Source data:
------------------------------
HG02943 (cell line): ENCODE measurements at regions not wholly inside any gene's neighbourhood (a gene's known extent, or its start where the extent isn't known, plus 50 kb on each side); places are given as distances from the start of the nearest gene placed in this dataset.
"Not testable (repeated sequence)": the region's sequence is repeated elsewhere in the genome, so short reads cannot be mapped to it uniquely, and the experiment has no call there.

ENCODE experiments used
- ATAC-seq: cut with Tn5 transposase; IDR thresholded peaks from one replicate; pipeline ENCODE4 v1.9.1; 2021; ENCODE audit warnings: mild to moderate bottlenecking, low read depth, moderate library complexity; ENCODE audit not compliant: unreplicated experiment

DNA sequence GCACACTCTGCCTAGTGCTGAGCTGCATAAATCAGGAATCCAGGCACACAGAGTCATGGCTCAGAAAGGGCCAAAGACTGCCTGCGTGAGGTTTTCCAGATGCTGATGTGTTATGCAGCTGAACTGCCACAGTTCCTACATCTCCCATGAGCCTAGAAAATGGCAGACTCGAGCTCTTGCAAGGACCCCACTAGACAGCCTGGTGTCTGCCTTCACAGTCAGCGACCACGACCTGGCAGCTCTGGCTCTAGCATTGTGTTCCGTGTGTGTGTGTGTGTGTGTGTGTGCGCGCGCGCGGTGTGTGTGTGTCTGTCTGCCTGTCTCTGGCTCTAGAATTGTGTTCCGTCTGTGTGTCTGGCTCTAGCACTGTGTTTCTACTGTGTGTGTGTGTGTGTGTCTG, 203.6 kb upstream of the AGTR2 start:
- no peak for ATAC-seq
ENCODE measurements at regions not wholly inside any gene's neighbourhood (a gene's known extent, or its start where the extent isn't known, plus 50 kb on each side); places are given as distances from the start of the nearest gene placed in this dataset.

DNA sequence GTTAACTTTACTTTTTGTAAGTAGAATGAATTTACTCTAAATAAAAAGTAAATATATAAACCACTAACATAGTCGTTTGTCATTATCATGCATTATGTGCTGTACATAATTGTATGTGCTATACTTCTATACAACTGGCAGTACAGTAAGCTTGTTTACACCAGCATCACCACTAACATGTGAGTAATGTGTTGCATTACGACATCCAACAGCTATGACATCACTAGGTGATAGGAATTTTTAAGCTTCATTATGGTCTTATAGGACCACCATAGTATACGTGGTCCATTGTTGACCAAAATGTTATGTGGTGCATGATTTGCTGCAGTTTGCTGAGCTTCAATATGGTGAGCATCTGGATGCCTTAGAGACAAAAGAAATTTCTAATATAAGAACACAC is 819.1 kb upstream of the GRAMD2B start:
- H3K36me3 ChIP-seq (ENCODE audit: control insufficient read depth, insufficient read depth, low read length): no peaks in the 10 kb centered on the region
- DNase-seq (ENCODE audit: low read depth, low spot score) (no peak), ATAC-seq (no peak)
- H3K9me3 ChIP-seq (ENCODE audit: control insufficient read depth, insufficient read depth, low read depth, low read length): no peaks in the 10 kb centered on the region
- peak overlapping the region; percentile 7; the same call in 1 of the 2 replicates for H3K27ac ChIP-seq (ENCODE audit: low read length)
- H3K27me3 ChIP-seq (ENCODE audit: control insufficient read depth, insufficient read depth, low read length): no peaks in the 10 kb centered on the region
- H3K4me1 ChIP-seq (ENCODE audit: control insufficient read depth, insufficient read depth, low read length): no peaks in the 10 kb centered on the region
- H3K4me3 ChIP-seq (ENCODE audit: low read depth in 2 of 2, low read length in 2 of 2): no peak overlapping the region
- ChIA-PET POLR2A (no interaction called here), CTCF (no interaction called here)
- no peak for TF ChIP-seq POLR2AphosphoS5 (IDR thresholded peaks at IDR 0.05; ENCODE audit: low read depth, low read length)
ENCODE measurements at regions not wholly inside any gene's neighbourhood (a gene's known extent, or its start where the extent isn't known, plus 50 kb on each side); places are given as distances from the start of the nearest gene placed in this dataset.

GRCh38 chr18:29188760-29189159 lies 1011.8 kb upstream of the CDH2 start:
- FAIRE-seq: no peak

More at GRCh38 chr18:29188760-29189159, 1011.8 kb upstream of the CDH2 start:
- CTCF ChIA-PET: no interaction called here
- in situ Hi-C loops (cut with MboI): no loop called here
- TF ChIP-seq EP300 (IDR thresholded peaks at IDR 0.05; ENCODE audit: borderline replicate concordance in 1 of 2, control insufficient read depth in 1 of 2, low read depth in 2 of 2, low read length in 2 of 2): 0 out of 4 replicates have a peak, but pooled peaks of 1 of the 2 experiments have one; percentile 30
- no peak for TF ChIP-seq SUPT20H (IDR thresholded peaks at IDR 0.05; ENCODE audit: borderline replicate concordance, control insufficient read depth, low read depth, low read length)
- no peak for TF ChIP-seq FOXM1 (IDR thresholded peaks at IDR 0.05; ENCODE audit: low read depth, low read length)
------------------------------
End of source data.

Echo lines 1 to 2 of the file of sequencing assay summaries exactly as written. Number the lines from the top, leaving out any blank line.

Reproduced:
HG02943 (cell line): ENCODE measurements at regions not wholly inside any gene's neighbourhood (a gene's known extent, or its start where the extent isn't known, plus 50 kb on each side); places are given as distances from the start of the nearest gene placed in this dataset.
"Not testable (repeated sequence)": the region's sequence is repeated elsewhere in the genome, so short reads cannot be mapped to it uniquely, and the experiment has no call there.